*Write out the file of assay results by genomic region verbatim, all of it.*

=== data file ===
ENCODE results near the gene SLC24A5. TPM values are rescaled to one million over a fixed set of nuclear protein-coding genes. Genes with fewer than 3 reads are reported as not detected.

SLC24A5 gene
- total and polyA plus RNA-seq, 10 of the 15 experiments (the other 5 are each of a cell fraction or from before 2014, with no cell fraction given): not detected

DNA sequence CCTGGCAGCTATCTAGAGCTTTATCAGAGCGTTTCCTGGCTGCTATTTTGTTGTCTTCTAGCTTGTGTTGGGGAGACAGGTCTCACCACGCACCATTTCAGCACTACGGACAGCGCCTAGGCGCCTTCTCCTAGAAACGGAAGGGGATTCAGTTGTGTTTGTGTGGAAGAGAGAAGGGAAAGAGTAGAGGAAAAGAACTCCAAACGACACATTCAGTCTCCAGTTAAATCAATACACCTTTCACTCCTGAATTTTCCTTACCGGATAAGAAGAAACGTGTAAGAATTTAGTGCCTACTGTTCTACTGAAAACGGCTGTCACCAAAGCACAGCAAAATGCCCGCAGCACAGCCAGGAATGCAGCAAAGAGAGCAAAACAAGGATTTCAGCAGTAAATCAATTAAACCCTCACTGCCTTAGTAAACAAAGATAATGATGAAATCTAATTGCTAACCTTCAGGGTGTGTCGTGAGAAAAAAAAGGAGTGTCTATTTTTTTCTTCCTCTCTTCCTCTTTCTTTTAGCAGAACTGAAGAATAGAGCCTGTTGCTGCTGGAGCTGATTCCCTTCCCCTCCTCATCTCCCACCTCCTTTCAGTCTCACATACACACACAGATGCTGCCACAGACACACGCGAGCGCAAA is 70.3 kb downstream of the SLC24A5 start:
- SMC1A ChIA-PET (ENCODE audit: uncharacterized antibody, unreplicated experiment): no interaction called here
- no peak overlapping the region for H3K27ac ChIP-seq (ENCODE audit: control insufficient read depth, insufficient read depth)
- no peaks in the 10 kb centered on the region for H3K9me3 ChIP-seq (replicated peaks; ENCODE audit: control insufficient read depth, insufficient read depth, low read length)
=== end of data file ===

ENCODE results near the gene SLC24A5. TPM values are rescaled to one million over a fixed set of nuclear protein-coding genes. Genes with fewer than 3 reads are reported as not detected.

SLC24A5 gene
- total and polyA plus RNA-seq, 10 of the 15 experiments (the other 5 are each of a cell fraction or from before 2014, with no cell fraction given): not detected

DNA sequence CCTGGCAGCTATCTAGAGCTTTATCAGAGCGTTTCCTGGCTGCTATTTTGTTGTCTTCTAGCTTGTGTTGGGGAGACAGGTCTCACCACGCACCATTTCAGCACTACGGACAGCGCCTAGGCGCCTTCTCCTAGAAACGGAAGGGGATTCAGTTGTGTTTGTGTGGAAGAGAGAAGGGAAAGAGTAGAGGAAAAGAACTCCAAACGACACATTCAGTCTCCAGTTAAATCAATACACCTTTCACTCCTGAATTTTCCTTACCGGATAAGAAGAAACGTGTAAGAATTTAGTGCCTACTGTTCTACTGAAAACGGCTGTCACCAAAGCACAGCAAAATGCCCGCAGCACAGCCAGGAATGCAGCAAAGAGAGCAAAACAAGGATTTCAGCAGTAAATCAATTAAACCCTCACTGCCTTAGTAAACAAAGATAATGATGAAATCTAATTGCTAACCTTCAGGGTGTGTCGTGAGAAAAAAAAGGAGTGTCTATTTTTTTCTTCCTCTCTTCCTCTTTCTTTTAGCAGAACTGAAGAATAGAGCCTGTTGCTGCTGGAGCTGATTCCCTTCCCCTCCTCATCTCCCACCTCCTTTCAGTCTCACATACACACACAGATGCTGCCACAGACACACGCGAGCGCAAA is 70.3 kb downstream of the SLC24A5 start:
- SMC1A ChIA-PET (ENCODE audit: uncharacterized antibody, unreplicated experiment): no interaction called here
- no peak overlapping the region for H3K27ac ChIP-seq (ENCODE audit: control insufficient read depth, insufficient read depth)
- no peaks in the 10 kb centered on the region for H3K9me3 ChIP-seq (replicated peaks; ENCODE audit: control insufficient read depth, insufficient read depth, low read length)